News & Insights

Wednesday, September 16, 2020

New CIT Case Challenges Section 301 Tariffs on List 3 Goods: Interested Importers Should Consider Filing Separate Claims No Later Than September 18th

A recently filed suit filed in the Court of International Trade (CIT) seeks refunds of all Section 301 tariffs imposed to date on List 3 goods imported from China. Interested companies may also file their own independent claims with the CIT challenging the tariffs on both the List 3 and List 4A; however, those claims need to be filed with the Court by Friday, September 18, 2020 as the statute of limitations will soon expire.

The complaint that was filed with the CIT last week, HMTX Industries, LLC, Halstead New England Corporation and Metroflor Corporation vs. United States, challenges the Trump Administration’s authority to impose tariffs on List 3 goods and requests that, among other things, the Court issue a refund with interest of the List 3 duties paid. The complaint argues that—

  • The United States Trade Representative (USTR) failed to establish that the imposition of tariffs on the List 3 goods was due to an unreasonable or discriminatory act, policy or practice of China that burdens or restricts US commerce as required by the Trade Act of 1974.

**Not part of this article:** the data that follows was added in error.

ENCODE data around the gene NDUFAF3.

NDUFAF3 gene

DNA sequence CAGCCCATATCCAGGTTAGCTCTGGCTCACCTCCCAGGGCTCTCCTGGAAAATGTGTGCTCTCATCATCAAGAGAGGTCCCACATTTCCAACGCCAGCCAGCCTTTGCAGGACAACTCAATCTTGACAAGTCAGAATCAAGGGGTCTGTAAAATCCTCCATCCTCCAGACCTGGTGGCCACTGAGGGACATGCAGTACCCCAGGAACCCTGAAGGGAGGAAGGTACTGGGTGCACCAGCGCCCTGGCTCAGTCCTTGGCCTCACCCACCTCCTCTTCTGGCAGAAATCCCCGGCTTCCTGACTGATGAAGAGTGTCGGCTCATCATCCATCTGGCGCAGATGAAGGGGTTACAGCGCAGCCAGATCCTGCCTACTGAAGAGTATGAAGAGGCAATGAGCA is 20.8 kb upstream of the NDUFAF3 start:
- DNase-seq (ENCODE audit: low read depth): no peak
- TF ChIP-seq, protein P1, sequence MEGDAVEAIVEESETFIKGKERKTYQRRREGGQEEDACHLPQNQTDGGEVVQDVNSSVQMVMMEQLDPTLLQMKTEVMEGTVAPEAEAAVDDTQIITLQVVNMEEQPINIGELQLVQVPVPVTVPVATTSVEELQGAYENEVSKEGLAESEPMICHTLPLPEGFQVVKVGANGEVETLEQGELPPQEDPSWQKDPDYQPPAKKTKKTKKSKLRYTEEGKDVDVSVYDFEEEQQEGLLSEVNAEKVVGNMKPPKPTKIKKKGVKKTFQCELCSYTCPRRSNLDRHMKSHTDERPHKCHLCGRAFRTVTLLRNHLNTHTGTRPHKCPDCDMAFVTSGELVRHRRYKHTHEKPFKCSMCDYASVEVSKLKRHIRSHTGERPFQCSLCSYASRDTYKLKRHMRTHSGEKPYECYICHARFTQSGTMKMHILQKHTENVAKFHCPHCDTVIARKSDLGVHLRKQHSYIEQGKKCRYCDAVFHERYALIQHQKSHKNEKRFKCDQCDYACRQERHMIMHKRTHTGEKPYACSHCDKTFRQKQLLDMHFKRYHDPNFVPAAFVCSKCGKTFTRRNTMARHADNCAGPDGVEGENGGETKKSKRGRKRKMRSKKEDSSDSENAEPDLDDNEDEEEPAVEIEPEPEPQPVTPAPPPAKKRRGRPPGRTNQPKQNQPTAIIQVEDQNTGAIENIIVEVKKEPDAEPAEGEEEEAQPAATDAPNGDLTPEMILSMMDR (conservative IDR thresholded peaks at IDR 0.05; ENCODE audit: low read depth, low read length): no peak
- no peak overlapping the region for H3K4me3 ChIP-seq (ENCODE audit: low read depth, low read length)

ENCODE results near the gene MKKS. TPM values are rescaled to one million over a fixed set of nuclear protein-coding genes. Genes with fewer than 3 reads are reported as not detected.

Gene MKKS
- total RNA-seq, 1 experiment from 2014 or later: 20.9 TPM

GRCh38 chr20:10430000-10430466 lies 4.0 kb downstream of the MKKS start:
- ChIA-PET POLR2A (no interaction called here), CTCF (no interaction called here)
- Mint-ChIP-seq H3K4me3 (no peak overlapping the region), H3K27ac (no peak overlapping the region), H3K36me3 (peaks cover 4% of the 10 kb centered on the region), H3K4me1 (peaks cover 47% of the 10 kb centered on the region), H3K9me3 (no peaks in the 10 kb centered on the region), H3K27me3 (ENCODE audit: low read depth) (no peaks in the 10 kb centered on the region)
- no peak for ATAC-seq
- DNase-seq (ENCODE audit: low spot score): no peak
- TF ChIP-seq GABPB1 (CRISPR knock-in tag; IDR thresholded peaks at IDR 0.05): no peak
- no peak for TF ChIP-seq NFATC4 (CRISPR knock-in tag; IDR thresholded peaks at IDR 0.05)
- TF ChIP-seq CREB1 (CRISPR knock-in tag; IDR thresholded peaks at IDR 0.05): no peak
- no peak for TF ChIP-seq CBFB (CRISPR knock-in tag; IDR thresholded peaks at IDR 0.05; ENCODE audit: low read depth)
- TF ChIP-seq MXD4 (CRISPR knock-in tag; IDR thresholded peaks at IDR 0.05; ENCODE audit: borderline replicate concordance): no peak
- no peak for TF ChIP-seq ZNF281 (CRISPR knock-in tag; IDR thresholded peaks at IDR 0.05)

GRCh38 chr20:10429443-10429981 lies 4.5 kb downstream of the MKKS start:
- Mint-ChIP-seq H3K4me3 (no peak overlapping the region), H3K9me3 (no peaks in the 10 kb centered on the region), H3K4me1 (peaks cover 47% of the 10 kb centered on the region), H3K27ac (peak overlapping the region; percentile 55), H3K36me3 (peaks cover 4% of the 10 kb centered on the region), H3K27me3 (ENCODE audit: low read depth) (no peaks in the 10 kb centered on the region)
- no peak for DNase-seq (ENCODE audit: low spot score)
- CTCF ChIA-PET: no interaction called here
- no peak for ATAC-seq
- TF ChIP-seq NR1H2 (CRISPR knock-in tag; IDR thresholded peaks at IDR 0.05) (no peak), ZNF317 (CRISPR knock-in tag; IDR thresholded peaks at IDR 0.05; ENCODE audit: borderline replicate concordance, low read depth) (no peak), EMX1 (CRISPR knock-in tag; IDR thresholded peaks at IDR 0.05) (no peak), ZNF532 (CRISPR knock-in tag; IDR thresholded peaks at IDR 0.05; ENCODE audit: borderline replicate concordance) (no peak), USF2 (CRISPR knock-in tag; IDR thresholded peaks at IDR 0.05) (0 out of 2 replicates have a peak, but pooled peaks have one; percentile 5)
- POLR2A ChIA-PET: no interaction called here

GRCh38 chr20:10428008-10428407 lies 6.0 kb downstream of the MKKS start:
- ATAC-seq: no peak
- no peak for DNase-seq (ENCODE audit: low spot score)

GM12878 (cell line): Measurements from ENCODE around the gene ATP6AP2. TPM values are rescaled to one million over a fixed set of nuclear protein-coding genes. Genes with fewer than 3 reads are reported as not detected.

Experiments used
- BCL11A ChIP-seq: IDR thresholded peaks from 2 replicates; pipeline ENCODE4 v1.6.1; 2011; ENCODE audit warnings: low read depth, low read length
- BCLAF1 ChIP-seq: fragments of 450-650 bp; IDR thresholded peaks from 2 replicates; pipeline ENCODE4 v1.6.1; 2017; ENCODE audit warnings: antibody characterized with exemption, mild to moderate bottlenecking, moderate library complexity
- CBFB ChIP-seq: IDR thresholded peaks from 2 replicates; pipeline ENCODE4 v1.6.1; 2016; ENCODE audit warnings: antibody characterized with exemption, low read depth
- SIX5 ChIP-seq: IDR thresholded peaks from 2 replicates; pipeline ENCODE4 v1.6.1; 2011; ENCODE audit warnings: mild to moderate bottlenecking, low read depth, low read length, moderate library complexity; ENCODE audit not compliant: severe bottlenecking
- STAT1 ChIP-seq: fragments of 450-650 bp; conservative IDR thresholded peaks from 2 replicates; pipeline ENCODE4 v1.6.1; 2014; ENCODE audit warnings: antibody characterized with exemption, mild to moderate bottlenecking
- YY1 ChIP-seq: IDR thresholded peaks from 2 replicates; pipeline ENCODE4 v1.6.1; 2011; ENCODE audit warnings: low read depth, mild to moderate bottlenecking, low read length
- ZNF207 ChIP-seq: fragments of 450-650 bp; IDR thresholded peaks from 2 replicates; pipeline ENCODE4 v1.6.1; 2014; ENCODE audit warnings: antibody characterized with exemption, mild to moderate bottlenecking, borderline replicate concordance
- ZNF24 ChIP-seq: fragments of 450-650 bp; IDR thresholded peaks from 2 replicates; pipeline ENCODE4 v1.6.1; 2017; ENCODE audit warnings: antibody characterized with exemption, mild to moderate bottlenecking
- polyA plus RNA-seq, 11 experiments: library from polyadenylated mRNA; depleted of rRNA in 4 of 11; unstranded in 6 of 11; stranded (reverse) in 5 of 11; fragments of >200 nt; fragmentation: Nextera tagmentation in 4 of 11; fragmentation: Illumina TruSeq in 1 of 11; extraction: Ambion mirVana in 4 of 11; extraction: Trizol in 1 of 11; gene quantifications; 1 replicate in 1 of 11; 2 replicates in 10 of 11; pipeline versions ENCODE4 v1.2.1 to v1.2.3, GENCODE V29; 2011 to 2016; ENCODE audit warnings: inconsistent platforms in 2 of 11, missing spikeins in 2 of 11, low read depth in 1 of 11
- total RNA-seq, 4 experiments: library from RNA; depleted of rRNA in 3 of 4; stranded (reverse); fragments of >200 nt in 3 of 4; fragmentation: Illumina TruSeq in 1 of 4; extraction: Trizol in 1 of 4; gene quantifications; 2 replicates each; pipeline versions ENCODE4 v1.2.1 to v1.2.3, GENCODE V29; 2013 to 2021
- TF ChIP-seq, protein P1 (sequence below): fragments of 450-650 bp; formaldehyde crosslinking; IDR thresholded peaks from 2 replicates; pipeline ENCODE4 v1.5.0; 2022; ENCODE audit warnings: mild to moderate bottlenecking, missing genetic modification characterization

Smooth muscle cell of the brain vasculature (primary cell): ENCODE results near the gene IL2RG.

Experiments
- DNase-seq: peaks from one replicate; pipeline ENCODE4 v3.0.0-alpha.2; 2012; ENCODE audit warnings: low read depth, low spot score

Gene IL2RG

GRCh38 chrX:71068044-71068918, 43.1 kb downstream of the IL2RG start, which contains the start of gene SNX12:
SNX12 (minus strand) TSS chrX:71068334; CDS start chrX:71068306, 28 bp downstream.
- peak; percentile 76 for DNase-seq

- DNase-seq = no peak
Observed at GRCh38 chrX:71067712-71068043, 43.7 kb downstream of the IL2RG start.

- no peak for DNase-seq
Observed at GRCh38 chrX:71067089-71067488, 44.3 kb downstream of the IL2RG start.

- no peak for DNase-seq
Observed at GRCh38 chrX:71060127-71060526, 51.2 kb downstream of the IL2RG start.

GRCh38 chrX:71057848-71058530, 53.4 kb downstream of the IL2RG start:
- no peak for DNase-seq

• The Trade Act of 1974 requires USTR to determine the action to be taken within 12 months after the initiation of an investigation; however, USTR’s action giving rise to the List 3 tariffs occurred over a year after the Section 301 investigation was launched.
  • The Trade Act of 1974 authorizes USTR to “modify or terminate” an action taken when the burden imposed on US commerce from the foreign country’s investigated unfair acts increases or decreases; however, it does not permit USTR to increase tariffs for reasons unrelated to those unfair acts.
  • The Trade Act of 1974 also authorizes USTR to “modify or terminate” an action taken when it “is no longer appropriate” by delaying, tapering or terminating such actions—the Act does not authorize USTR to increase tariff actions.
  • USTR exceeded its authority under the Trade Act of 1974 in imposing the List 3 Tariffs and therefore did not act in accordance with the law; therefore, the Administrative Procedure Act (APA) authorizes the Court to set aside the tariffs that were imposed.
  • USTR failed to offer evidence for any asserted “increased burden” from China’s intellectual property policies and practices that were the subject of USTR’s Section 301 investigation, and promulgated List 3 in an arbitrary and capricious manner because it did not provide a sufficient opportunity for comment, failed to meaningfully consider relevant factors when making their decisions, and failed to adequately explain its rationale.

The ultimate success of the case is uncertain and it is anticipated that the government will strongly oppose it; however, importers may wish to consider filing a claim.  If companies opt to file claims with the CIT, they may request that the Court issue a preliminary injunction to enjoin the liquidation of entries on which List 3 and List 4A duties were paid—the liquidation of those entries would be suspended while the case is considered by the Court.